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The Mixtec people, who created vast civilizations, including this one near Oaxaca, were devastated by a mysterious illness. Photo: DEA / G. DAGLI ORTI / Getty Contributor

A mysterious illness that devastated native civilizations in the 1500s may have been identified, according to a paper published Monday in Nature Ecology and Evolution. “In less than a century, the number of people living in Mexico fell from an estimated 20 million to 2 million,” writes The Atlantic’s Sarah Zhang. The researchers found DNA from Salmonella enterica, which causes paratyphoid fever, in the teeth of 11 people.

Why it matters: Some scholars believe such plagues made it easier for the Spanish and English to conquer the complex, sophisticated nations that existed in the Americas before Columbus’ arrival. European colonists brought dozens of diseases to the Americas (and brought a smaller number back to Europe). Since native populations had no immunities, the pathogens swept through towns, killing millions long before the colonists themselves arrived.

Go deeper

Updated 43 mins ago - Politics & Policy

Coronavirus dashboard

Illustration: Sarah Grillo/Axios

  1. Health: Large coronavirus outbreaks leading to high death rates — Coronavirus cases are at an all-time high ahead of Election Day — U.S. tops 88,000 COVID-19 cases, setting new single-day record.
  2. Politics: States beg for Warp Speed billions.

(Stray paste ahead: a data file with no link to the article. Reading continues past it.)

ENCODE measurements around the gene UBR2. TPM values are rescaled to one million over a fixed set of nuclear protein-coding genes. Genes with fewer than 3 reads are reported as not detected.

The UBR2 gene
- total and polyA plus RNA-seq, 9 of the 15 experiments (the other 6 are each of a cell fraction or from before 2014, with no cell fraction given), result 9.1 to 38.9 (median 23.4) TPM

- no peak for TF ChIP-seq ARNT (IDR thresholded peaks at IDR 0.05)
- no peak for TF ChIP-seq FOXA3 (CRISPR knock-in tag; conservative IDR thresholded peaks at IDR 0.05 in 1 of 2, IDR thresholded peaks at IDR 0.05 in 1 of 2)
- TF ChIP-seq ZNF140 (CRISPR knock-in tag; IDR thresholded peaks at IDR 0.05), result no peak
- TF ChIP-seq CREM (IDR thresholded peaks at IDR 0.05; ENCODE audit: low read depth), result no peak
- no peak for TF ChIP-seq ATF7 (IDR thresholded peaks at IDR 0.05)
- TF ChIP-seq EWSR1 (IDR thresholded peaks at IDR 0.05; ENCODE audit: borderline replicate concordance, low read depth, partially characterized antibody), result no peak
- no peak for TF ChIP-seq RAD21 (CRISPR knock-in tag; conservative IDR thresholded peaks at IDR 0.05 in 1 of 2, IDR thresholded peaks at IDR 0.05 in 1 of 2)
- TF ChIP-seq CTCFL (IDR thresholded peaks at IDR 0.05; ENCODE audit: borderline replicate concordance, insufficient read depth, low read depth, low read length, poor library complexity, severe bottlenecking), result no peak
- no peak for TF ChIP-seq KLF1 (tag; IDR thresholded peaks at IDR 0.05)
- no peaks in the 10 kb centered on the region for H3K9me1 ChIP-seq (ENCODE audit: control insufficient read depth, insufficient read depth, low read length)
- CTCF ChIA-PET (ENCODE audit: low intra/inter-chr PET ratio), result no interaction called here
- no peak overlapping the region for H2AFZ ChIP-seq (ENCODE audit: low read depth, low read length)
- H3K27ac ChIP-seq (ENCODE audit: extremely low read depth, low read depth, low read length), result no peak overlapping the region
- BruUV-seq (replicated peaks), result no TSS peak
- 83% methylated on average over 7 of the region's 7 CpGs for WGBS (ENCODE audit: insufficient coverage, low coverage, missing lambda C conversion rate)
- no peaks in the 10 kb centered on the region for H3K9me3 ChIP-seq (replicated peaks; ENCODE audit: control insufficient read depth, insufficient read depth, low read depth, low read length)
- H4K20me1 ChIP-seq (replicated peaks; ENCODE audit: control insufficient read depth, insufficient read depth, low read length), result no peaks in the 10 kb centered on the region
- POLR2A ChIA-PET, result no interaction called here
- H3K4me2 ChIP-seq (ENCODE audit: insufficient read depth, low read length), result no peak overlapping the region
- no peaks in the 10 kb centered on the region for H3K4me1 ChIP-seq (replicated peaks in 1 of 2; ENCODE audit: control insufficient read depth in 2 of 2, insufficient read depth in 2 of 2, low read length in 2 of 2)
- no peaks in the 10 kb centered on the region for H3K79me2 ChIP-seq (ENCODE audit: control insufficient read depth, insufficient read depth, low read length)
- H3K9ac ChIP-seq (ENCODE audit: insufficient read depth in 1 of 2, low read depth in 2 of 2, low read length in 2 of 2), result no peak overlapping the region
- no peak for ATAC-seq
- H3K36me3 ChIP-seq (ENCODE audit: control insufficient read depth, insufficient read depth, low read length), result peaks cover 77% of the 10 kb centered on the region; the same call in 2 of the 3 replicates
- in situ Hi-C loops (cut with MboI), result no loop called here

3. World: Taiwan reaches a record 200 days with no local coronavirus cases.
  4. 🎧Podcast: The vaccine race turns toward nationalism.

Technical glitch in Facebook's ad tools creates political firestorm

Facebook CEO Mark Zuckerberg. Photo: SOPA Images / Contributor

Facebook said late Thursday that a mix of "technical problems" and confusion among advertisers around its new political ad ban rules caused issues affecting ad campaigns of both parties.

Why it matters: A report out Thursday morning suggested the ad tools were causing campaign ads, even those that adhered to Facebook's new rules, to be paused. Very quickly, political campaigners began asserting the tech giant was enforcing policies in a way that was biased against their campaigns.

2 hours ago - Health

States beg for Warp Speed billions

A COVID-19 drive-thru testing center yesterday at Hard Rock Stadium in Miami Gardens. Photo: David Santiago/Miami Herald via AP

Operation Warp Speed has an Achilles' heel: States need billions to distribute vaccines — and many say they don't have the cash.

Why it matters: The first emergency use authorization could come as soon as next month, but vaccines require funding for workers, shipping and handling, and for reserving spaces for vaccination sites.